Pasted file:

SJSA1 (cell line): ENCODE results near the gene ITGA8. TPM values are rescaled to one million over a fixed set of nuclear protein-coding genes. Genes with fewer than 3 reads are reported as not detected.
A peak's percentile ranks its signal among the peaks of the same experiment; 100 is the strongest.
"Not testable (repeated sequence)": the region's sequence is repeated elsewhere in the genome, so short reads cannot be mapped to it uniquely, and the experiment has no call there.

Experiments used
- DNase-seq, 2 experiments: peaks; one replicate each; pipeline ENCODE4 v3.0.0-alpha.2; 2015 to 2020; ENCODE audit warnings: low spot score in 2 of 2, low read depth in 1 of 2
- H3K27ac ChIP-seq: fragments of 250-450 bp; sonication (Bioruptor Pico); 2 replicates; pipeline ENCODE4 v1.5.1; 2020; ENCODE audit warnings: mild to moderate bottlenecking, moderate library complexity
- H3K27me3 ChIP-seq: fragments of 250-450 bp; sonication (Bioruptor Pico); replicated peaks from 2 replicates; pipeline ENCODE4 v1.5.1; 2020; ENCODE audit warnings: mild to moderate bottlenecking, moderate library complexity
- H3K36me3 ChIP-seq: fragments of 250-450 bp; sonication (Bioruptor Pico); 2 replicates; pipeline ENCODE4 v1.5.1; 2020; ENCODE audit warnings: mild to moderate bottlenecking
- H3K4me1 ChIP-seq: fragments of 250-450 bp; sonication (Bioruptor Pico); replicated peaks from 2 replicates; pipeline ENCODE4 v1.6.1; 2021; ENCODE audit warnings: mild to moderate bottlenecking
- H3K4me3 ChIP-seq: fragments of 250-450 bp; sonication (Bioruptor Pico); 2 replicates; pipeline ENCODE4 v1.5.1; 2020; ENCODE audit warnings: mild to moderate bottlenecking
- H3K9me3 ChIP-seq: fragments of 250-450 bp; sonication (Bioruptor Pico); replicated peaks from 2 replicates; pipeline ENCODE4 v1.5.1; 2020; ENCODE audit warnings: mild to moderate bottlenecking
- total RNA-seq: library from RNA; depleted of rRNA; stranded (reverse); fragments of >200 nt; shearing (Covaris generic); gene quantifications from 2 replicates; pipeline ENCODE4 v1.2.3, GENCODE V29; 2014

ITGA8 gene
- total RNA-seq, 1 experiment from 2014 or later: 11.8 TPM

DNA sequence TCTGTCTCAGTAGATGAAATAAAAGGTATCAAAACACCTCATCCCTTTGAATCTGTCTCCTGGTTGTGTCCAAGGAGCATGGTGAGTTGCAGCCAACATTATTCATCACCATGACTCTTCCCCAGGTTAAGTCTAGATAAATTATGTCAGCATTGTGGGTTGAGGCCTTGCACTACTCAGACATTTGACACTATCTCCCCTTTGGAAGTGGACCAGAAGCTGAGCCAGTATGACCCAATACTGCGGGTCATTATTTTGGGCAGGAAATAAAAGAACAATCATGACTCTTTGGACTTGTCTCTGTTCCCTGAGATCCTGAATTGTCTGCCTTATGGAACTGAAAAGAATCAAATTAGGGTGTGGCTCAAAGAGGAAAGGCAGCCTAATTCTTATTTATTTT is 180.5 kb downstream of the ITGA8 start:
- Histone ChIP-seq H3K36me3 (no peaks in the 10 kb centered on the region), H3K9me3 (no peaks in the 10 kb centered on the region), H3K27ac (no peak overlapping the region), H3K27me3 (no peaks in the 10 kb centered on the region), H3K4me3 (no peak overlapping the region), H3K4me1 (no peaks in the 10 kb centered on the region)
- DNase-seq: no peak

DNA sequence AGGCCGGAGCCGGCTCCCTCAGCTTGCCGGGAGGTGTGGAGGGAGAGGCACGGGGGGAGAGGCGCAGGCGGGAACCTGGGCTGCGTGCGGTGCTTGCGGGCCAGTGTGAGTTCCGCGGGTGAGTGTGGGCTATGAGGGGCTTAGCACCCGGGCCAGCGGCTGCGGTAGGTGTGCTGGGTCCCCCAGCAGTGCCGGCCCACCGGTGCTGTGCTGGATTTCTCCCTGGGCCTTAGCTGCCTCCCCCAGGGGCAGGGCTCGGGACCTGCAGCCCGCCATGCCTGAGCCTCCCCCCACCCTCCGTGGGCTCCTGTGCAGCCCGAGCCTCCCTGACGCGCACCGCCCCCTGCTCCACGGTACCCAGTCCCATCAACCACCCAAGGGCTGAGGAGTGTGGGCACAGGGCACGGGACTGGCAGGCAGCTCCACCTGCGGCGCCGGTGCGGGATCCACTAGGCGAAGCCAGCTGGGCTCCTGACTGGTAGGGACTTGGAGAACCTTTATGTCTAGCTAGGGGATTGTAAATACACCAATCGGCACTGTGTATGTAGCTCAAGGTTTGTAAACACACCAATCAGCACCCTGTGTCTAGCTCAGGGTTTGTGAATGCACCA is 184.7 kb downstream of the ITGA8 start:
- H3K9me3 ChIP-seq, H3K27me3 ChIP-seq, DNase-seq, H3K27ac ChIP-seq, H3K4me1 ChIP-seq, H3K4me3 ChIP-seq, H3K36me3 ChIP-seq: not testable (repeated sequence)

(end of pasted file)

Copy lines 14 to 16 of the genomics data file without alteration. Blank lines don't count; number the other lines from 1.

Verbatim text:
- total RNA-seq, 1 experiment from 2014 or later: 11.8 TPM

DNA sequence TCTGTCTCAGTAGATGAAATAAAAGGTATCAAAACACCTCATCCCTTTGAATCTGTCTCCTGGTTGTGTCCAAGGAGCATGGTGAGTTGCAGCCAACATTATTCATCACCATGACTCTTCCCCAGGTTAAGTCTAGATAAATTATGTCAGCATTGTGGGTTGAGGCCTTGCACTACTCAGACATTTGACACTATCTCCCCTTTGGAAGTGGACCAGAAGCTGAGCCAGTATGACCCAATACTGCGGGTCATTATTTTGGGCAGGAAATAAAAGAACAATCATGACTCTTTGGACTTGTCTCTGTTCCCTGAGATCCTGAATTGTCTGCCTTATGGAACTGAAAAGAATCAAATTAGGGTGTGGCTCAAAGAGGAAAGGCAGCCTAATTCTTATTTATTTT is 180.5 kb downstream of the ITGA8 start:
- Histone ChIP-seq H3K36me3 (no peaks in the 10 kb centered on the region), H3K9me3 (no peaks in the 10 kb centered on the region), H3K27ac (no peak overlapping the region), H3K27me3 (no peaks in the 10 kb centered on the region), H3K4me3 (no peak overlapping the region), H3K4me1 (no peaks in the 10 kb centered on the region)